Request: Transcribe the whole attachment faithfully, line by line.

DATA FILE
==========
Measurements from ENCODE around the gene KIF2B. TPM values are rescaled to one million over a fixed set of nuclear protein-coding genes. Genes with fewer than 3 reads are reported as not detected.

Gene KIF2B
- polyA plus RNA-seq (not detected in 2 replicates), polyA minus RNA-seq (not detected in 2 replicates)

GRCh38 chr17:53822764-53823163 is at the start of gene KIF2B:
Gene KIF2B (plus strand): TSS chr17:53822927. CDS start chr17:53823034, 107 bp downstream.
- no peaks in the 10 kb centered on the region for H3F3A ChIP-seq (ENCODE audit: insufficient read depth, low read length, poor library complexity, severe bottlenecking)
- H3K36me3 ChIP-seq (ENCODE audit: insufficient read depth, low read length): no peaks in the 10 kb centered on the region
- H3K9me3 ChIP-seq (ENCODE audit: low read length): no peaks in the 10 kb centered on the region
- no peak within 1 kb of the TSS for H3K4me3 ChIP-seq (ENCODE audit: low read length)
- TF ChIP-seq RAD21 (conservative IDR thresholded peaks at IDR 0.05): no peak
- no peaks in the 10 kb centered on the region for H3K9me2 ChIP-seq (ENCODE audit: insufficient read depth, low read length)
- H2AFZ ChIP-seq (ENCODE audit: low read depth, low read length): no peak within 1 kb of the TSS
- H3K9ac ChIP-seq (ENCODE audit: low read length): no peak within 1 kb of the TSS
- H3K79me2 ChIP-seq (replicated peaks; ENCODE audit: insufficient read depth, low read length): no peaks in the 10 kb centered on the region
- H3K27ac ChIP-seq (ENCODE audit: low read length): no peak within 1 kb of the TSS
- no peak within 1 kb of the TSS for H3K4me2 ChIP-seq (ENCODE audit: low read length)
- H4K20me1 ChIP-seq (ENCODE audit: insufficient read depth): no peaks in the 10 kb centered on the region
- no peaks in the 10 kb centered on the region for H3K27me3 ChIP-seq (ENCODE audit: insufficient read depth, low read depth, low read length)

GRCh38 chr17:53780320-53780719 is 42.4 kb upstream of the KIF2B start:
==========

Measurements from ENCODE around the gene KIF2B. TPM values are rescaled to one million over a fixed set of nuclear protein-coding genes. Genes with fewer than 3 reads are reported as not detected.

Gene KIF2B
- polyA plus RNA-seq (not detected in 2 replicates), polyA minus RNA-seq (not detected in 2 replicates)

GRCh38 chr17:53822764-53823163 is at the start of gene KIF2B:
Gene KIF2B (plus strand): TSS chr17:53822927. CDS start chr17:53823034, 107 bp downstream.
- no peaks in the 10 kb centered on the region for H3F3A ChIP-seq (ENCODE audit: insufficient read depth, low read length, poor library complexity, severe bottlenecking)
- H3K36me3 ChIP-seq (ENCODE audit: insufficient read depth, low read length): no peaks in the 10 kb centered on the region
- H3K9me3 ChIP-seq (ENCODE audit: low read length): no peaks in the 10 kb centered on the region
- no peak within 1 kb of the TSS for H3K4me3 ChIP-seq (ENCODE audit: low read length)
- TF ChIP-seq RAD21 (conservative IDR thresholded peaks at IDR 0.05): no peak
- no peaks in the 10 kb centered on the region for H3K9me2 ChIP-seq (ENCODE audit: insufficient read depth, low read length)
- H2AFZ ChIP-seq (ENCODE audit: low read depth, low read length): no peak within 1 kb of the TSS
- H3K9ac ChIP-seq (ENCODE audit: low read length): no peak within 1 kb of the TSS
- H3K79me2 ChIP-seq (replicated peaks; ENCODE audit: insufficient read depth, low read length): no peaks in the 10 kb centered on the region
- H3K27ac ChIP-seq (ENCODE audit: low read length): no peak within 1 kb of the TSS
- no peak within 1 kb of the TSS for H3K4me2 ChIP-seq (ENCODE audit: low read length)
- H4K20me1 ChIP-seq (ENCODE audit: insufficient read depth): no peaks in the 10 kb centered on the region
- no peaks in the 10 kb centered on the region for H3K27me3 ChIP-seq (ENCODE audit: insufficient read depth, low read depth, low read length)

GRCh38 chr17:53780320-53780719 is 42.4 kb upstream of the KIF2B start: